Blog Writing Assignment-American Splendor

1. Harvey Pekar’s American Splendor was a series of autobiographical comics about Pekar’s life in Cleveland. The comics touched mostly on Pekar’s everyday life–his life with his third wife, Joyce Brabner, and their adopted daughter Danielle, money troubles, and his work as a file clerk at a Veterans Administration hospital in Cleveland. Although the comics were comprised of mostly mundane events, they included Pekar’s thoughts and concerns on the matter, and the events began to encompass things like Pekar’s appearances on the David Letterman Show as it gained popularity. The comic also had several offshoots related to American Splendor like Our Cancer Year, a graphic novel detailing Pekar’s battle with cancer during the mid-1990s.

2. Like its source text, the film version of American Splendor is an autobiographical take on the life of Harvey Pekar. However, the film spans a much larger period of Pekar’s life, with the film starting while Pekar is a child. From there the film develops his life, showing his beginning of the comic through his battle with cancer, ending with his retirement party in 2001 after he left his job as a file clerk. In the film Pekar, played by Paul Giamatti, displays the same concerns and fears that his comic counterpart has in the series.

3. Although the film is an adaption of the comic, which itself is an adaptation of Pekar’s life, it isn’t a true adaptation of the comics. It’s meant to function almost like a docudrama, with commentary from Pekar himself and archival footage from events like his Letterman interviews and other major moments. However, it does its best to include elements of comic books, using thought bubbles to convey the characters’ actual thoughts and comic book panels in transitions between scenes.

4. http://www.slate.com/articles/arts/culturebox/2003/09/harvey_meet_woody.html

This article favorably compares the elements used in American Splendor to Woody Allen’s Annie Hall. The author compares the narrations by Pekar himself to addresses Allen makes in Annie Hall, and the subtitles that show what Allen and Diane Keaton are thinking to the thought bubbles Pekar uses in the film to convey his thoughts. Annie Hall also uses archival footage of Woody Allen’s stand up routines to provide context; American Splendor uses archival footage of Pekar’s appearances on the Letterman show to construct his relationship with Letterman in the film.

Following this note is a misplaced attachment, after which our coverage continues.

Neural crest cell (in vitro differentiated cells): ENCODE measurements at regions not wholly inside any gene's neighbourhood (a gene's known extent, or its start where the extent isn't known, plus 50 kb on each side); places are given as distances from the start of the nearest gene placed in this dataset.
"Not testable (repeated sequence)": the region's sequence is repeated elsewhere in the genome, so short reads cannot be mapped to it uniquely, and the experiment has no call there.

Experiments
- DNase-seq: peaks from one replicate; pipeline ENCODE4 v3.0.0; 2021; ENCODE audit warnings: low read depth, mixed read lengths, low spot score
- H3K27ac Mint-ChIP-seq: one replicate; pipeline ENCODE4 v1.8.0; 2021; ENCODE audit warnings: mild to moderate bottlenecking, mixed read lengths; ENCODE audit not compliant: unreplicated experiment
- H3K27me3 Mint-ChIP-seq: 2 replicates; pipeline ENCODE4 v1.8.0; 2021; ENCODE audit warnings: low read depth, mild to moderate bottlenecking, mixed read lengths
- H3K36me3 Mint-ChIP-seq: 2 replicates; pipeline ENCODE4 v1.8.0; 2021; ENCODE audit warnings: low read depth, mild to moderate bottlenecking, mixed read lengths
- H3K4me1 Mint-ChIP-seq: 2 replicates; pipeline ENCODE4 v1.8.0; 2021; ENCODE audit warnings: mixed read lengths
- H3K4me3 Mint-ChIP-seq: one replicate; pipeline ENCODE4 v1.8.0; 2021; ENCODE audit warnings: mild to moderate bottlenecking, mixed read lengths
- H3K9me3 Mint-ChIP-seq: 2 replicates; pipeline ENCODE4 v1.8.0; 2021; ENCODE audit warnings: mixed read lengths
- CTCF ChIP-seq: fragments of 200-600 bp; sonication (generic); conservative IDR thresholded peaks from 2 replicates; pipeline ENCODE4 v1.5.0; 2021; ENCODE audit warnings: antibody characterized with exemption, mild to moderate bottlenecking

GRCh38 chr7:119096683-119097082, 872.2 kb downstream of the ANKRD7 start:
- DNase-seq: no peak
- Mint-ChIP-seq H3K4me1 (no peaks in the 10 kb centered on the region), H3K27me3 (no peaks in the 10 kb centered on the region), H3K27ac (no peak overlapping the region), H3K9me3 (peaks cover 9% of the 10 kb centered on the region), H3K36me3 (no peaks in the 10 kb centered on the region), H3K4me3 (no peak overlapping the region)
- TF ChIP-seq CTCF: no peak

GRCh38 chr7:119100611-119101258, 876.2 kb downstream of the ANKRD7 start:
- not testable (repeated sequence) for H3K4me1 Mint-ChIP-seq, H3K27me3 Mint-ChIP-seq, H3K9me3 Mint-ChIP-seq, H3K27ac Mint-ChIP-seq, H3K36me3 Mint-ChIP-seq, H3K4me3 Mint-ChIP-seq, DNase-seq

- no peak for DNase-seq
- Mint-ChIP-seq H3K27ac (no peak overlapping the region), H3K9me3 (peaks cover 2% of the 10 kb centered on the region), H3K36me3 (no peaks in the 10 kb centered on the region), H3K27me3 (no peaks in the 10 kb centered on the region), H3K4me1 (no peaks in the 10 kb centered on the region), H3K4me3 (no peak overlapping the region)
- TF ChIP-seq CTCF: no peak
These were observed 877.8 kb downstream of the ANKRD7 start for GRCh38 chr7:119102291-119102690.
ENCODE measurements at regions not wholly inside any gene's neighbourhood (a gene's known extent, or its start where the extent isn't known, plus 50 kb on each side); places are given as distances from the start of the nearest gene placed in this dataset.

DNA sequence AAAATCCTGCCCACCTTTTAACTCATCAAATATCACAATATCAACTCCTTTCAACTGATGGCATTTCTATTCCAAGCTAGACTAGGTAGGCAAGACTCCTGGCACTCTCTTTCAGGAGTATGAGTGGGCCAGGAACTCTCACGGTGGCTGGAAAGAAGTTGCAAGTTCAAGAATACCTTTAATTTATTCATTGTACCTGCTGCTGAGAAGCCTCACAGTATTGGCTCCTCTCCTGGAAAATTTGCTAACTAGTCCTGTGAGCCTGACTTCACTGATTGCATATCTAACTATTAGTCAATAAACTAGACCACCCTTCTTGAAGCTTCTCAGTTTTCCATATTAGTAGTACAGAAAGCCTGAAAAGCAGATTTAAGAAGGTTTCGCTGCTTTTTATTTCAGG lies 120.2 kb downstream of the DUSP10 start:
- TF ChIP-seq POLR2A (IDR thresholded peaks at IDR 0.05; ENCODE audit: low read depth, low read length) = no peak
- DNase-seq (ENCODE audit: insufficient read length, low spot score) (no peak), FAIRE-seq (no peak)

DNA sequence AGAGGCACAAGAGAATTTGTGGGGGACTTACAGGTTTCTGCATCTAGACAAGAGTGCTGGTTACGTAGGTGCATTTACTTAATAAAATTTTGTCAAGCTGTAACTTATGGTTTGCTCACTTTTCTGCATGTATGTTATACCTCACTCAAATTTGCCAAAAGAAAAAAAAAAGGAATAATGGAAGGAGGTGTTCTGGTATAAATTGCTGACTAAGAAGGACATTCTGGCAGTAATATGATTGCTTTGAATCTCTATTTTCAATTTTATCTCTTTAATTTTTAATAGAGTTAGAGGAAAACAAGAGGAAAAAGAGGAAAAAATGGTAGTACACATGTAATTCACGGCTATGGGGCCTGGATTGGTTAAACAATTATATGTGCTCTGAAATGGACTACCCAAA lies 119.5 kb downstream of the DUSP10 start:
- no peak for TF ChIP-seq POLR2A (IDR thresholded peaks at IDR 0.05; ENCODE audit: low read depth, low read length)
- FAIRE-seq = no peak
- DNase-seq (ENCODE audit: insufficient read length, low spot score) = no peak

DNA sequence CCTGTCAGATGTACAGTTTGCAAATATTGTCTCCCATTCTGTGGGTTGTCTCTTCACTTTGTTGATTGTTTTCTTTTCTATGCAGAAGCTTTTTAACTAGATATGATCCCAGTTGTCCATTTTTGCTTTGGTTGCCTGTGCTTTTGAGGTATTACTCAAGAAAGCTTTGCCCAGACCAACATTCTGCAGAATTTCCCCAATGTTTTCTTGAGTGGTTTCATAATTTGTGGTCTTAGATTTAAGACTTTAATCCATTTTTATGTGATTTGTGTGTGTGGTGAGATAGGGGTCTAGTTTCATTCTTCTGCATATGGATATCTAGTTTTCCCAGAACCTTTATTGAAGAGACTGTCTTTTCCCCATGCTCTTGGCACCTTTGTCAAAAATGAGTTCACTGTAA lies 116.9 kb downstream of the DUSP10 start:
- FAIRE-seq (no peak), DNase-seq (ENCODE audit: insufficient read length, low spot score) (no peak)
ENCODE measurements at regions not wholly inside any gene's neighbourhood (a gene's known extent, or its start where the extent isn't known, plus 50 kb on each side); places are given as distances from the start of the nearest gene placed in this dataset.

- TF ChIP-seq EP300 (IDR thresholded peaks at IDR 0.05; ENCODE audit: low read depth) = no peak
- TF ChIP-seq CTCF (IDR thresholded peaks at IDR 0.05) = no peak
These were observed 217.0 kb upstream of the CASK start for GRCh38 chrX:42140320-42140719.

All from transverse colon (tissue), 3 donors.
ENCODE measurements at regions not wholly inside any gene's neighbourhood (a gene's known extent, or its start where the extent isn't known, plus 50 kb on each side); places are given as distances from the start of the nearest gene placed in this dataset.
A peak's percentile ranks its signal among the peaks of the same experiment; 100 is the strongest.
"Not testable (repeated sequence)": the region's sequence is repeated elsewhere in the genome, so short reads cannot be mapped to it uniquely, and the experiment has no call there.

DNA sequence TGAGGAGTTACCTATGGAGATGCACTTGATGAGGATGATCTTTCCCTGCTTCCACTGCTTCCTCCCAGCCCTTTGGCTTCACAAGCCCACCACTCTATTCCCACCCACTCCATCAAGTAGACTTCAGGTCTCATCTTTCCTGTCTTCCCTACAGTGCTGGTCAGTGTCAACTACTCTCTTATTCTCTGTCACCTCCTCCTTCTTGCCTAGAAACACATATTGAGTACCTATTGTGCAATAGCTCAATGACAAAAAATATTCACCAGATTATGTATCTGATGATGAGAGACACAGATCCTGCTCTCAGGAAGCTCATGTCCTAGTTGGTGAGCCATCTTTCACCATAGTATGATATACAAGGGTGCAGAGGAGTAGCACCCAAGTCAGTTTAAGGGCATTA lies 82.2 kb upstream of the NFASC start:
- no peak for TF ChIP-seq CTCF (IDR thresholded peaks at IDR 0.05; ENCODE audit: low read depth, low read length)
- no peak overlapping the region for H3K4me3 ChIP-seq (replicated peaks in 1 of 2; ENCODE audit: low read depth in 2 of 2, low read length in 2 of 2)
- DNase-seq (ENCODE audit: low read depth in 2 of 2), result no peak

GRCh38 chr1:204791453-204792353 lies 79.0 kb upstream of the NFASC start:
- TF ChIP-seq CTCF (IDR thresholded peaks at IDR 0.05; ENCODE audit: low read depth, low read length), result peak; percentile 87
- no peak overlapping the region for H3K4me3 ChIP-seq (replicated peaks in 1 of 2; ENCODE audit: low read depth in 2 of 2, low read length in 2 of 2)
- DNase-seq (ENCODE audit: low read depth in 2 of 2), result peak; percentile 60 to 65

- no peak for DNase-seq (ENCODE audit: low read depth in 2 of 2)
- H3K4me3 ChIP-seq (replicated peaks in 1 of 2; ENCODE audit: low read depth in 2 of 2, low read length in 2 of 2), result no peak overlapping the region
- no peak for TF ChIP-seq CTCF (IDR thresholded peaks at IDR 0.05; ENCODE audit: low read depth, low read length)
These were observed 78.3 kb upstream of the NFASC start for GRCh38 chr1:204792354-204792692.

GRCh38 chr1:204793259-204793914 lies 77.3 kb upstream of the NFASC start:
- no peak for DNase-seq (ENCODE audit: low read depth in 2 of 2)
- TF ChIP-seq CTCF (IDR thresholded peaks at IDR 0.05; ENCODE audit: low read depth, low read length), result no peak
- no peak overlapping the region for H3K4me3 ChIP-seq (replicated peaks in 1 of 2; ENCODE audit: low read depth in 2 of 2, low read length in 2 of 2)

http://www.guardian.co.uk/film/filmblog/2011/nov/07/my-favourite-film-american-splendor

The author cited the film as one of her favorites for its unusual mix of documentary, drama, and comedy; she pointed out Giamatti’s dramatic scenes as some of her favorites, but noted that in Pekar’s narration he points out Giamatti doesn’t look like him.

http://www.metroactive.com/papers/metro/08.21.03/splendor-0334.html

In a preview interview for the film, Pekar explained his row with Letterman–tired of his shtick over Pekar’s profession and that he was still a clerk but publishing the comic, Pekar read up on GE, NBC’s parent company, and claimed his comments were meant to stir Letterman’s jokes about GE, which eventually led to their spat on the show.

5. The characters as portrayed by themselves were more interesting than the depictions of the characters by actors. Although Paul Giamatti is terrific in his portrayal of Pekar–Giamatti is able to capture the feelings he has for the people around him and his concerns with his life effectively–Pekar’s narration gives us a real insight into what Pekar is like–his thoughts on his career, on people he met along the way, and on the adaptation of his life into a film. The footage of the Letterman show demonstrated how effective using actual footage of him was–although Giamatti is a talented actor, it would’ve been hard to top the emotion in what actually occurred. Giamatti pulls off many of the emotions Pekar felt during his career, but they are understood better and made more compelling through Pekar’s appearances and narration, which made his scenes more interesting.

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